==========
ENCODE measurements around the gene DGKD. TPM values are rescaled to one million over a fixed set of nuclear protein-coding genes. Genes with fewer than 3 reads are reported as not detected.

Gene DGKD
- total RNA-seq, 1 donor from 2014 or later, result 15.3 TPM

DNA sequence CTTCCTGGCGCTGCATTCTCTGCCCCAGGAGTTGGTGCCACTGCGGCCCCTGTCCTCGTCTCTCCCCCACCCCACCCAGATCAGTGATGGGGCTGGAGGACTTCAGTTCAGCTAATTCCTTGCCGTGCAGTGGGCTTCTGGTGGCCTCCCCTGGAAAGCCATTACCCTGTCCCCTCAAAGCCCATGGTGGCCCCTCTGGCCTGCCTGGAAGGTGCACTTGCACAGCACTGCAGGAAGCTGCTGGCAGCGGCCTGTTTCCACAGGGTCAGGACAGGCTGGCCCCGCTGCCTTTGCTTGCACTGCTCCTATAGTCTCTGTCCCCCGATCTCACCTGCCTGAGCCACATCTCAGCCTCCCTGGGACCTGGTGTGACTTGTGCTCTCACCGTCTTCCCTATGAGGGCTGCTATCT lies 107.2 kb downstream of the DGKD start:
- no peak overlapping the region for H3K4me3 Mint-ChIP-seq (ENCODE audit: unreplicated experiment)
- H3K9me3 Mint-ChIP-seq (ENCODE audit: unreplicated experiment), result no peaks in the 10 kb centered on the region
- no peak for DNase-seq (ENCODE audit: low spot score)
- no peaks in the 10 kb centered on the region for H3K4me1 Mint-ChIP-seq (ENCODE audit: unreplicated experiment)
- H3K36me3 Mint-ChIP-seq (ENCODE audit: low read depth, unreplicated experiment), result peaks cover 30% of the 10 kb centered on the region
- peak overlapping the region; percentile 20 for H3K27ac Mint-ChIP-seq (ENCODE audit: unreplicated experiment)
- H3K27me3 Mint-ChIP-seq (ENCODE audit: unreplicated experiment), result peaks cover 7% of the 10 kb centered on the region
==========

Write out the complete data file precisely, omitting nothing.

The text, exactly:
ENCODE measurements around the gene DGKD. TPM values are rescaled to one million over a fixed set of nuclear protein-coding genes. Genes with fewer than 3 reads are reported as not detected.

Gene DGKD
- total RNA-seq, 1 donor from 2014 or later, result 15.3 TPM

DNA sequence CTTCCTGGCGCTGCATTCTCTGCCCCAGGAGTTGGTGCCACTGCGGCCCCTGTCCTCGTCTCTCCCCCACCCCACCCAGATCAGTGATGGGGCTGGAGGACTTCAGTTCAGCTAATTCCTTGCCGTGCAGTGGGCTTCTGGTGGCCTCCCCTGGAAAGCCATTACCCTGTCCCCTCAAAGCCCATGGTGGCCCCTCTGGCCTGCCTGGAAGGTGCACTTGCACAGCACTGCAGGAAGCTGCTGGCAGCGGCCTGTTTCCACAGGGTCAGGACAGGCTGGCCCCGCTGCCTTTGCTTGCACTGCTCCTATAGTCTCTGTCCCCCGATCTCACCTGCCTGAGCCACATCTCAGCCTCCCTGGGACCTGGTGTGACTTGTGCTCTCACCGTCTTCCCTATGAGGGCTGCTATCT lies 107.2 kb downstream of the DGKD start:
- no peak overlapping the region for H3K4me3 Mint-ChIP-seq (ENCODE audit: unreplicated experiment)
- H3K9me3 Mint-ChIP-seq (ENCODE audit: unreplicated experiment), result no peaks in the 10 kb centered on the region
- no peak for DNase-seq (ENCODE audit: low spot score)
- no peaks in the 10 kb centered on the region for H3K4me1 Mint-ChIP-seq (ENCODE audit: unreplicated experiment)
- H3K36me3 Mint-ChIP-seq (ENCODE audit: low read depth, unreplicated experiment), result peaks cover 30% of the 10 kb centered on the region
- peak overlapping the region; percentile 20 for H3K27ac Mint-ChIP-seq (ENCODE audit: unreplicated experiment)
- H3K27me3 Mint-ChIP-seq (ENCODE audit: unreplicated experiment), result peaks cover 7% of the 10 kb centered on the region